South Africa looking at introducing remote-working and other visas

South Africa will consider the adoption of remote-working and start-up visas as part of a push to attract more skilled workers.

In his state of the nation address on Thursday evening (10 February), president Cyril Ramaphosa said that the government was also introducing other visa reforms to make it easier for people to enter the country.

“The world over, the ability to attract skilled immigrants is the hallmark of a modern, thriving economy. We are therefore streamlining and modernising the visa application process to make it easier to travel to South Africa for tourism, business and work,” he said.

“A comprehensive review of the work visa system is currently underway, led by a former Director-General of Home Affairs, Mr Mavuso Msimang. This review is exploring the possibility of new visa categories that could enable economic growth, such as a start-up visa and a remote working visa.”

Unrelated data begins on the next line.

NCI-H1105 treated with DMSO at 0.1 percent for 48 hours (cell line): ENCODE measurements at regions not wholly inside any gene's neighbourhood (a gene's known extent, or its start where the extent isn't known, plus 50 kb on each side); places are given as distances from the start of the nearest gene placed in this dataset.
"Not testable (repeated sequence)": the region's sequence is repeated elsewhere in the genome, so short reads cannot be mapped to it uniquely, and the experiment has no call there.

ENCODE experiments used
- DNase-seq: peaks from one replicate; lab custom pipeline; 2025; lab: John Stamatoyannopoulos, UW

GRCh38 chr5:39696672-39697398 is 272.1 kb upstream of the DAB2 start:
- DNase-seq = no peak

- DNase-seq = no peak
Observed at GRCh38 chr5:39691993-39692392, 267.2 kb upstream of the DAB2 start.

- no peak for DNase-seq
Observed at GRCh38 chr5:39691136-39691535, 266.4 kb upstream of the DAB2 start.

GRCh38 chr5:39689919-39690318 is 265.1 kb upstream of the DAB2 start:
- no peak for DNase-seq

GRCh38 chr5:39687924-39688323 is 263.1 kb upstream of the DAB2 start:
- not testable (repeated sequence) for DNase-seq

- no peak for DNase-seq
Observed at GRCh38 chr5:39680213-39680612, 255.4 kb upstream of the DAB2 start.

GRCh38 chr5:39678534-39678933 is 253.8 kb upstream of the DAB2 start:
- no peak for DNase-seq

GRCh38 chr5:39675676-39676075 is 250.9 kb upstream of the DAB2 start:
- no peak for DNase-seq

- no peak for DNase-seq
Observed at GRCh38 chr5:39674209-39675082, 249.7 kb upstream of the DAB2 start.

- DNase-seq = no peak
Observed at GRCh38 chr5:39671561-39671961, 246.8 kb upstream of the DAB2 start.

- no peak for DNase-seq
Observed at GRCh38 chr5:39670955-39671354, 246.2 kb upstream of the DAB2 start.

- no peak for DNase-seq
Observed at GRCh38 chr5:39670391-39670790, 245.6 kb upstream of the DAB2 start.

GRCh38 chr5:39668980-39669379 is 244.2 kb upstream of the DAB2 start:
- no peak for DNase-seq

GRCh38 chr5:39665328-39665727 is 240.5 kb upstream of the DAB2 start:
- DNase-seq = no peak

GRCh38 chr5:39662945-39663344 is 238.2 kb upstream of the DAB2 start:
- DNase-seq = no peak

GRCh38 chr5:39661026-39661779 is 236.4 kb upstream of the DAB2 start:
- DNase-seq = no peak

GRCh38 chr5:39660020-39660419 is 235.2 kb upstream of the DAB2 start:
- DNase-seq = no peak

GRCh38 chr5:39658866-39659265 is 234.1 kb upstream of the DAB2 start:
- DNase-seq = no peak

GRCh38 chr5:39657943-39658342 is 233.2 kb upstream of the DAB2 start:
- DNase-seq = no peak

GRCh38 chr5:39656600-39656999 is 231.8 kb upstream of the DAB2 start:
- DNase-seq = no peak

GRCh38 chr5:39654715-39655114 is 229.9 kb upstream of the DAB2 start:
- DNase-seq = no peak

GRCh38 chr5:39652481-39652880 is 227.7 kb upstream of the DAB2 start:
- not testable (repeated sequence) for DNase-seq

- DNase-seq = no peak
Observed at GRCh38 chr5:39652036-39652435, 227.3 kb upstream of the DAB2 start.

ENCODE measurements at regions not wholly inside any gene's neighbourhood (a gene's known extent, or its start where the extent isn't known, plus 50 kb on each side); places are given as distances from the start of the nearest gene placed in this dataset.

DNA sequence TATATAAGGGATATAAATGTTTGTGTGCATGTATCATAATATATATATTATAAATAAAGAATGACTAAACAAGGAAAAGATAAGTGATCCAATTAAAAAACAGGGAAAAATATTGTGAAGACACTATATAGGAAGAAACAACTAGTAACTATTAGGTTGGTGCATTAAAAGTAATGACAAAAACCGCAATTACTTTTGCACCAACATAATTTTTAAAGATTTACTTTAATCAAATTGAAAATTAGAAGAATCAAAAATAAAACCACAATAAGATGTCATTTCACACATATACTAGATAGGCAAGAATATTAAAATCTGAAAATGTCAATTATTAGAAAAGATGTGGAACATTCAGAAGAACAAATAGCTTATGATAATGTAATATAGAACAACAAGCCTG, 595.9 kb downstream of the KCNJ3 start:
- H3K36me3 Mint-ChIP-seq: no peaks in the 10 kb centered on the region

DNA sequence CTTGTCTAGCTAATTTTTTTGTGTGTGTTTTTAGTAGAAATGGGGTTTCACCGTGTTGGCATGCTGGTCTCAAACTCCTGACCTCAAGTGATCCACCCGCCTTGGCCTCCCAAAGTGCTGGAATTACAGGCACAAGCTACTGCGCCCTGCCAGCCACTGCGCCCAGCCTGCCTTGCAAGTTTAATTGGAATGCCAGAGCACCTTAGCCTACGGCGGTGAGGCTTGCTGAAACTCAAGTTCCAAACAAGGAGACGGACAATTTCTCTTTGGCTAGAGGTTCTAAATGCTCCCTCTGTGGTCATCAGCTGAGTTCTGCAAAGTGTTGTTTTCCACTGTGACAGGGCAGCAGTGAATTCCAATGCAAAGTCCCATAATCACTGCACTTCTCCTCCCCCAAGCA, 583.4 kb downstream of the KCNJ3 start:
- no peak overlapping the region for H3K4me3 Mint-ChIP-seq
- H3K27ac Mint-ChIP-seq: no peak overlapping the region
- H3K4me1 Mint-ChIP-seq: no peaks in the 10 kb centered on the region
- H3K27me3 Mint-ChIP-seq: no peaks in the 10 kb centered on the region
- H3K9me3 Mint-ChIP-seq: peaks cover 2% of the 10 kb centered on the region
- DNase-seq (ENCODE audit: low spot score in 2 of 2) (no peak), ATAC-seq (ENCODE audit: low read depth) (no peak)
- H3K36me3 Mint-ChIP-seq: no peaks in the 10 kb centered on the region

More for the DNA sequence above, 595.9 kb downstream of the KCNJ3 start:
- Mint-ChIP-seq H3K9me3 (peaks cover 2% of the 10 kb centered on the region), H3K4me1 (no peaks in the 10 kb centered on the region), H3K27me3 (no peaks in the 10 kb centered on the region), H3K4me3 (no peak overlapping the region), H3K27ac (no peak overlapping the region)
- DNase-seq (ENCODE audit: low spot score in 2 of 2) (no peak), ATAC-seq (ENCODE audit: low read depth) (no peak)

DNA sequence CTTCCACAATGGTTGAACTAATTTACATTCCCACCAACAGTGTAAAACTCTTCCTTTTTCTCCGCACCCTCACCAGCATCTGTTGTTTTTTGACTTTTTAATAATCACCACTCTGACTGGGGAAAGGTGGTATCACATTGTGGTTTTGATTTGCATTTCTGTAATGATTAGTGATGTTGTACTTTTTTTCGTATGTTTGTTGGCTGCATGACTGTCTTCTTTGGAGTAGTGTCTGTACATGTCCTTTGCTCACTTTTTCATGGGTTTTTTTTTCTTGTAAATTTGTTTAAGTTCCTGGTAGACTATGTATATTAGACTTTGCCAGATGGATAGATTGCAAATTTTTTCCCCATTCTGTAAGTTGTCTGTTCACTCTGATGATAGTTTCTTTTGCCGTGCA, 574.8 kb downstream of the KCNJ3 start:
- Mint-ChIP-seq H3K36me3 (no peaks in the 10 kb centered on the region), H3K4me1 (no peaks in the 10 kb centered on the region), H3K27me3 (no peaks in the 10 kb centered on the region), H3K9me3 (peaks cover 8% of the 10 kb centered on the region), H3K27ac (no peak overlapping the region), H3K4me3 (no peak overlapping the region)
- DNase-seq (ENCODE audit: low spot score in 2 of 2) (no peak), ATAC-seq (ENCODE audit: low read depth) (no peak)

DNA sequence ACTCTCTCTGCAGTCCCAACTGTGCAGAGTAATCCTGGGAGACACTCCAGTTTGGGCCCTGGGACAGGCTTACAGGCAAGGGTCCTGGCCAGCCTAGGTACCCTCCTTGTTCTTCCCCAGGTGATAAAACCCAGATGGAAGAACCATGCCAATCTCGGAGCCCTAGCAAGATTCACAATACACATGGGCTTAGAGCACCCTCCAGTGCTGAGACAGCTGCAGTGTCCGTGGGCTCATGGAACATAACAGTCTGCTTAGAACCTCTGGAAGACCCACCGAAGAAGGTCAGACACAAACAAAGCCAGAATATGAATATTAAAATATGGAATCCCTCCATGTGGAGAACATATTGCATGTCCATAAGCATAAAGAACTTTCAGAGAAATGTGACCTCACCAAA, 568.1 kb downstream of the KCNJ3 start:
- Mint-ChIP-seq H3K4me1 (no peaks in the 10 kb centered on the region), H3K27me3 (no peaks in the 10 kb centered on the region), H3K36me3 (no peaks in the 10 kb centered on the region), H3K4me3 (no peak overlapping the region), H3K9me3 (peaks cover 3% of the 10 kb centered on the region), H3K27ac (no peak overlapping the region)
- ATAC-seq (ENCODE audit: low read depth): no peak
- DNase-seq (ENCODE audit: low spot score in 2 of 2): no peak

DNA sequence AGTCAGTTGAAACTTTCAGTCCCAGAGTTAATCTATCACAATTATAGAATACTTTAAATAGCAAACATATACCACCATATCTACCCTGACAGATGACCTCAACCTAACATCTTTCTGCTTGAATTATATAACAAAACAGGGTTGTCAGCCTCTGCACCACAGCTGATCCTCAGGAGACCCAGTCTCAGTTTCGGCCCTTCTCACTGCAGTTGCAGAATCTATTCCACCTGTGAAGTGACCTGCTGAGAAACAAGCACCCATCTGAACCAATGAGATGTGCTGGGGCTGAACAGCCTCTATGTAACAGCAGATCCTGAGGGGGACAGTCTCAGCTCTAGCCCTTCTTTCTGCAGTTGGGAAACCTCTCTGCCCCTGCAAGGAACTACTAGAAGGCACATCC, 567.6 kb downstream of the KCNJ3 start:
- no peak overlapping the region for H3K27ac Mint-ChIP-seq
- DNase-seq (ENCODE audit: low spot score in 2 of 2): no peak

Ramaphosa said that the government has also published a revised critical skills list for the first time since 2014, following detailed technical work and extensive consultations with business and labour.

The updated list reflects the skills that are in shortage today, to ensure that the country’s immigration policy matches the demands of our economy. The president also confirmed that South Africa’s eVisa system is now operational and has been launched in 14 countries, including China, India, Kenya and Nigeria.

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The Western Cape provincial government has previously mooted a Remote-Work visa as a way of attracting skilled and wealthy tourists to the country.

The visa would specifically be aimed at attracting ‘digital nomads’ – people who will live in and work remotely from cities such as Cape Town.

Visas for digital nomads are travel permits that legalise the status of travelling professionals. Like tourist visas, they are easy to obtain and do not require long paperwork and a work contract. However, they allow for longer stays.

Read: South African doctors and other professionals send warning to government: We can always leave

Artmotion S.Africa

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